Solicitors fail to meet new COLP|COFA nominations deadline
Posted on August 1st, 2012 by Jeremy Barnett
LegalFutures have reported that around 750 firms have failed to meet the 31 July deadline for COLP ( compliance officer for legal compliance) and COFA (compliance officer for finance and administration) nominations, thus facing possible disciplinary action by the SRA.
Lega lFutures issue 1st August 2012 reported that the SRA have said that 'During August, the SRA will be engaging with those few firms who have not yet nominated a COLP or COFA, to resolve any difficulties they may have had in meeting the deadline'.
This brings into question the issue as to whether or not the SRA have yet formed a policy on non compliance, a pattern that is being repeated following the recent clamp down on solicitors and firms who have failed to repay their ARP premiums, many months after the misconduct took place.
In an earlier interview with Legal Futures, SRA executive director, Samantha Barrass indicated that 'how much of a stick will be weilded 'with firms that have not met the deadline to appoint suitable officers, will depend on whether or not the firms have begun the process or failed to engage at all', taking a similar line as is currently being observed with those who wish to apply for a waiver from their ARP obligations.
The SRA website provides full information as the application procedure and sets out the following guidance.
'Ultimately, failure to nominate and have an approved COLP and COFA is a serious matter, and could result in revocation of a firm's authorisation and the closure of the firm. But this is the most serious scenario, and is not an outcome that we want to result from this process, except as a last resort.'
The firm must discuss the nomination with the candidates and ensure that they discuss suitability to become compliance officers with the firm prior to their appointment.They also have to sign a declaration whether they have ever been subject to or are currently facing any of the matters listed in sections 1, 3- 6 and 10 of the SRA Suitabiltiy Test. This demands a high level of honestly, integrity and professionalism, expected by the public, other stakeholders and and professionals, and does not pose a risk to the public or the profession. This test is also applicable to non solicitors who must meet the same high standards the public expect of the profession.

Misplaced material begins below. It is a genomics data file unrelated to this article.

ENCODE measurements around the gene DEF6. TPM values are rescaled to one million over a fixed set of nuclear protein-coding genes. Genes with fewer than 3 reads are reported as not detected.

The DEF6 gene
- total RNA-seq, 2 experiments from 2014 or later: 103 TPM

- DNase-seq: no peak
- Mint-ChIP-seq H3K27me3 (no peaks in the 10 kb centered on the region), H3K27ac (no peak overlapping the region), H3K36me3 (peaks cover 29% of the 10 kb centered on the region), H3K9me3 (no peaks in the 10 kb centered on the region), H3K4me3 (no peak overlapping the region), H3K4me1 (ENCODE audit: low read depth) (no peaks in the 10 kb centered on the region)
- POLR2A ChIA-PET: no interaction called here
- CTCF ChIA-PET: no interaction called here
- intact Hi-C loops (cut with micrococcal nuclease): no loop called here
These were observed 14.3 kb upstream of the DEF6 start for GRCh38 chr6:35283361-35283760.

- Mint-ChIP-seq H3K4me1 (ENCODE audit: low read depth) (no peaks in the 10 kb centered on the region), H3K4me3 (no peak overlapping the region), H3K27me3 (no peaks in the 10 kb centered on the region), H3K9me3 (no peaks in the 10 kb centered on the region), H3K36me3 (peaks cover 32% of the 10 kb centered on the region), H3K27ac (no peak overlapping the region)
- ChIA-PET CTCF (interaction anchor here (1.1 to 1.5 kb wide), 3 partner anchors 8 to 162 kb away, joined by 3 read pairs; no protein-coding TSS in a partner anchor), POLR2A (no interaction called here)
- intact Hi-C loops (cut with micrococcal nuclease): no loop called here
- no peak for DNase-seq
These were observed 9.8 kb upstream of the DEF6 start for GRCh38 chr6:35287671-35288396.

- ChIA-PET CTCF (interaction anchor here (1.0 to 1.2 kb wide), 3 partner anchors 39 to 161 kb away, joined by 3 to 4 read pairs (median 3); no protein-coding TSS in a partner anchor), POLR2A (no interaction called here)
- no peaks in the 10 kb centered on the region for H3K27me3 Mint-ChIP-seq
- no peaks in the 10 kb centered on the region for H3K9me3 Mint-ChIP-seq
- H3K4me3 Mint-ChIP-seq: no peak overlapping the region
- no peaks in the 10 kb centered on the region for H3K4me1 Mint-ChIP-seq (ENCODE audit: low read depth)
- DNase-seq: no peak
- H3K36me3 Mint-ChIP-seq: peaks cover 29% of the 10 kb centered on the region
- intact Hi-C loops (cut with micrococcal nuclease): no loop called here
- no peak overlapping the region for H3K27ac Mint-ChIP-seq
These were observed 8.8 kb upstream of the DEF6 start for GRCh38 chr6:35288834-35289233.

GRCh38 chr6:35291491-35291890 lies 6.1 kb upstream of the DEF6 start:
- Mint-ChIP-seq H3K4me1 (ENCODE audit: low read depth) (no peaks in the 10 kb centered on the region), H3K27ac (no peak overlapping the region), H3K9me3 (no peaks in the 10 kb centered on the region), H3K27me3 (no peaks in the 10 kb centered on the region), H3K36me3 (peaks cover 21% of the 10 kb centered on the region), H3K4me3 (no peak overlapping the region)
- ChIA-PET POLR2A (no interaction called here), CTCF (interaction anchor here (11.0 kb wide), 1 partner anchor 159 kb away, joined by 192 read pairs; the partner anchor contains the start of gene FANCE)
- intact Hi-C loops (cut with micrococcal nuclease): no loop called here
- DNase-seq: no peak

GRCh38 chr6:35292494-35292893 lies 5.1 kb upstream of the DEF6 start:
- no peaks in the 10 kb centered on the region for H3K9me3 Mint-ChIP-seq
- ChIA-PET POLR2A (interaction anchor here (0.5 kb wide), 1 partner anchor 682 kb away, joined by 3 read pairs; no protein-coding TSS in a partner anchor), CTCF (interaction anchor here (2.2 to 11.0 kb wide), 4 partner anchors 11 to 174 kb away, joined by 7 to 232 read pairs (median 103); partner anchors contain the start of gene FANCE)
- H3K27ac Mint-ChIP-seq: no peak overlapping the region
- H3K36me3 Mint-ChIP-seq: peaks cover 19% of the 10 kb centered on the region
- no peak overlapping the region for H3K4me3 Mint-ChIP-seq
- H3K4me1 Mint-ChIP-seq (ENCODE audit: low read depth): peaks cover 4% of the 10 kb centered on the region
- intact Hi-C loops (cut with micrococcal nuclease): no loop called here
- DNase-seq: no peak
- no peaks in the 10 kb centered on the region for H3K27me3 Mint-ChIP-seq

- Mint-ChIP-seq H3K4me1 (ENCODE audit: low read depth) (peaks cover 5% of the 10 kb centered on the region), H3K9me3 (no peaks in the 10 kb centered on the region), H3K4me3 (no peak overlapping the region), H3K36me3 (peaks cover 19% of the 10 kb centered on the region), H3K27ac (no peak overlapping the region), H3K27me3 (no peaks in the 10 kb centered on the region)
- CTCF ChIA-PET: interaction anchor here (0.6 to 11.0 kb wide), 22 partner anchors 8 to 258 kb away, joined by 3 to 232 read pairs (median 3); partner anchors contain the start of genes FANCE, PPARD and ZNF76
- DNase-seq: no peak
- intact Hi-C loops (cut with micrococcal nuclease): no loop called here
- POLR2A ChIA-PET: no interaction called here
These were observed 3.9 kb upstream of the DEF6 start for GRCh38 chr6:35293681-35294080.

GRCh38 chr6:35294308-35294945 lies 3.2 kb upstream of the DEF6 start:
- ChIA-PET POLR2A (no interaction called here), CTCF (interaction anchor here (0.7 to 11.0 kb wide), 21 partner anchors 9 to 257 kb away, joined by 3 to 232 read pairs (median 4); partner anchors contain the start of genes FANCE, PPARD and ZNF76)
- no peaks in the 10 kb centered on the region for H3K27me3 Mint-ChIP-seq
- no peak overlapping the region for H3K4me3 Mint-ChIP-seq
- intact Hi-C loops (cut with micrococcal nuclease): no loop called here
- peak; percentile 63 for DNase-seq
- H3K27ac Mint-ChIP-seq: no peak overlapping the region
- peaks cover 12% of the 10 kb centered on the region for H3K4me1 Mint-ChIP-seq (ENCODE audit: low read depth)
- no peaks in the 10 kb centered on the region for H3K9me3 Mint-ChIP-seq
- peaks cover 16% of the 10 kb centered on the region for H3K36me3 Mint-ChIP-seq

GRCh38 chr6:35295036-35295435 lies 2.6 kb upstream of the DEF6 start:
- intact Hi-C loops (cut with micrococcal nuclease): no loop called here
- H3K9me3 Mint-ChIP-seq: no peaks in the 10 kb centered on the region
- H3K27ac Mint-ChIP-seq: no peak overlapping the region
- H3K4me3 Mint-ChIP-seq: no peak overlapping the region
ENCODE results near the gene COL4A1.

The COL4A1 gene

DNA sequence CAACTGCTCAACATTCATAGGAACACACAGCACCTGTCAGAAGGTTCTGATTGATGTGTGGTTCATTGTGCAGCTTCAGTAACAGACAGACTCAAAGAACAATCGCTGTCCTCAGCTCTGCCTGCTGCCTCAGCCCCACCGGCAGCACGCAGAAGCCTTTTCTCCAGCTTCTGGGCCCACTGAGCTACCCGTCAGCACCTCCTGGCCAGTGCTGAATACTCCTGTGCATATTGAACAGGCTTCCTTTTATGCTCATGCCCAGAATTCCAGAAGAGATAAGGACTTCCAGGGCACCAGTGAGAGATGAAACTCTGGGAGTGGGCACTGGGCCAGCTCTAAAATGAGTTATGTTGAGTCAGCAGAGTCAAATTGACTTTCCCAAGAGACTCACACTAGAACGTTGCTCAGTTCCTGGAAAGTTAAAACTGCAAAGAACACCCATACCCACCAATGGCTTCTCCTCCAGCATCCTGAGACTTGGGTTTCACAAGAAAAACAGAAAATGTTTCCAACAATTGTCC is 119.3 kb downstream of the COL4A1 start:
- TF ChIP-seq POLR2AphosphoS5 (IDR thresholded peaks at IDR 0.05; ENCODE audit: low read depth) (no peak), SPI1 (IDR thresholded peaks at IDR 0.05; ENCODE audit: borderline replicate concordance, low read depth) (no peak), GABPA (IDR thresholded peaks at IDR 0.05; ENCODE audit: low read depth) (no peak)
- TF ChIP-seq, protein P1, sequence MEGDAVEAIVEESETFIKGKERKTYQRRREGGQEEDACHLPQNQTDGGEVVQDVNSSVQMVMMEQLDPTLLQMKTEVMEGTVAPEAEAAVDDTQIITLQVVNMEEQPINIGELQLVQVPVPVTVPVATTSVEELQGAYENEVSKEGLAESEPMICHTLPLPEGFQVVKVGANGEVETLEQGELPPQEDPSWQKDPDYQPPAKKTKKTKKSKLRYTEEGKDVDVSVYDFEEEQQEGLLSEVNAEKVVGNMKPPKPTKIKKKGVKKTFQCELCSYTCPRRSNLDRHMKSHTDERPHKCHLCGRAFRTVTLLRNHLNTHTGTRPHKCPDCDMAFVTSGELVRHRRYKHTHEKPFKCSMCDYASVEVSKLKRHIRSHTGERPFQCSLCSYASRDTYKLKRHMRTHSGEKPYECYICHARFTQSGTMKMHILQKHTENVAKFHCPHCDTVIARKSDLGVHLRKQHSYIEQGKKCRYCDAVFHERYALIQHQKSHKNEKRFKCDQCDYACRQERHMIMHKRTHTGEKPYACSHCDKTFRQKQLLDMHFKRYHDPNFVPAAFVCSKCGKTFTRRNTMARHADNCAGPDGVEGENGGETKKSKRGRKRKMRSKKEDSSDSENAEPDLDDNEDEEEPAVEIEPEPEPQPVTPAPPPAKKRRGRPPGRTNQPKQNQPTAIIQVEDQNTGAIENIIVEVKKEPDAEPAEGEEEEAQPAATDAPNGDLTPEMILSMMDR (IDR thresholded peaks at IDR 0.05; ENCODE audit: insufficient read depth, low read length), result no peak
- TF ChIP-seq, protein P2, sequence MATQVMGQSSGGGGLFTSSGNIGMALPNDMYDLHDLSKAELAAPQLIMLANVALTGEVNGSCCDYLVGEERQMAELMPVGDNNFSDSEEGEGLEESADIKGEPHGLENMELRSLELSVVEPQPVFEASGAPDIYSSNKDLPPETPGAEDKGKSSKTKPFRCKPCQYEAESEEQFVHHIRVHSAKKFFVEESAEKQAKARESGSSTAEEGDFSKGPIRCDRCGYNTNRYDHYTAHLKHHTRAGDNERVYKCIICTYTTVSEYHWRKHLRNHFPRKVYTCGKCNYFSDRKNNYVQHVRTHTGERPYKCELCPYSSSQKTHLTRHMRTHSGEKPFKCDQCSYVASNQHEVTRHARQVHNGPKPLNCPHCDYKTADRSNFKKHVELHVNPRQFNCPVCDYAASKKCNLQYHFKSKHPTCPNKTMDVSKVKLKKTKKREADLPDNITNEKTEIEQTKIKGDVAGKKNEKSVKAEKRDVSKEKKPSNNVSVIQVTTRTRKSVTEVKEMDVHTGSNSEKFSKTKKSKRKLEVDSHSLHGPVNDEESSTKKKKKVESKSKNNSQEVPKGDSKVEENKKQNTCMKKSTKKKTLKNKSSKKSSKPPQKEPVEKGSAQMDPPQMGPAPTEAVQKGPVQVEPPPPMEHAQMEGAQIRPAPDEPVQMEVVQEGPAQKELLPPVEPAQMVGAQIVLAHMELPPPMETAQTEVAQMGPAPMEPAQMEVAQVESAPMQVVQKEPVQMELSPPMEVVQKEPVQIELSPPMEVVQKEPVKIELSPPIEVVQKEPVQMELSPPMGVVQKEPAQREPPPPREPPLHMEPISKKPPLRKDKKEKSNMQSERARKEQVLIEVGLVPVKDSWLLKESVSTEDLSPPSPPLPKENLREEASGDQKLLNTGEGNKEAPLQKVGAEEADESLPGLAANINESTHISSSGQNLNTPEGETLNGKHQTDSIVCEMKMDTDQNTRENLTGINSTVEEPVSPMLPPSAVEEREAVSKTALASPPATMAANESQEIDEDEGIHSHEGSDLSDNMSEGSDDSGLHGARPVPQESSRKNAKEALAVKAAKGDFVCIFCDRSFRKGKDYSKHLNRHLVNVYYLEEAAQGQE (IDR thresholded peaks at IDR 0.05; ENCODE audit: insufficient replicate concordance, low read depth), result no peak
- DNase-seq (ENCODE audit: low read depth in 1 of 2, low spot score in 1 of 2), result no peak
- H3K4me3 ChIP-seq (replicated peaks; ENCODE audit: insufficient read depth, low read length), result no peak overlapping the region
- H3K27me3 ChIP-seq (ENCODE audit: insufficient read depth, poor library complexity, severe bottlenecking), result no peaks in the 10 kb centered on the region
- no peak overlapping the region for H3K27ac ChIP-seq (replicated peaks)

This test makes it clear that the SRA is likely to refuse an application where there has been a conviction for a criminal offence, and may take a similar step where there has been a police caution, warning, Police Notice for Disorder, a final warning or reprimand or a referral order. Serious motoring offences that result in a criminal conviction must be disclosed.
It is also clear that an application will be refused where there is evidence that the applicant can not manage his/her finances properly, where there has been deliberate avoidance of debts. Where there has been and IVA some time ago, the SRA will look to see evidence that creditors have been repaid, or you were affected by exceptional circumstances beyond your control which you could not have reasonably forseen.' Similar provisions are to be applied when an application for a waiver is made in respect of unpaid ARP premiums ( although hardship other than exceptional hardship is specifically excluded as a reason for relief in those circumstances).
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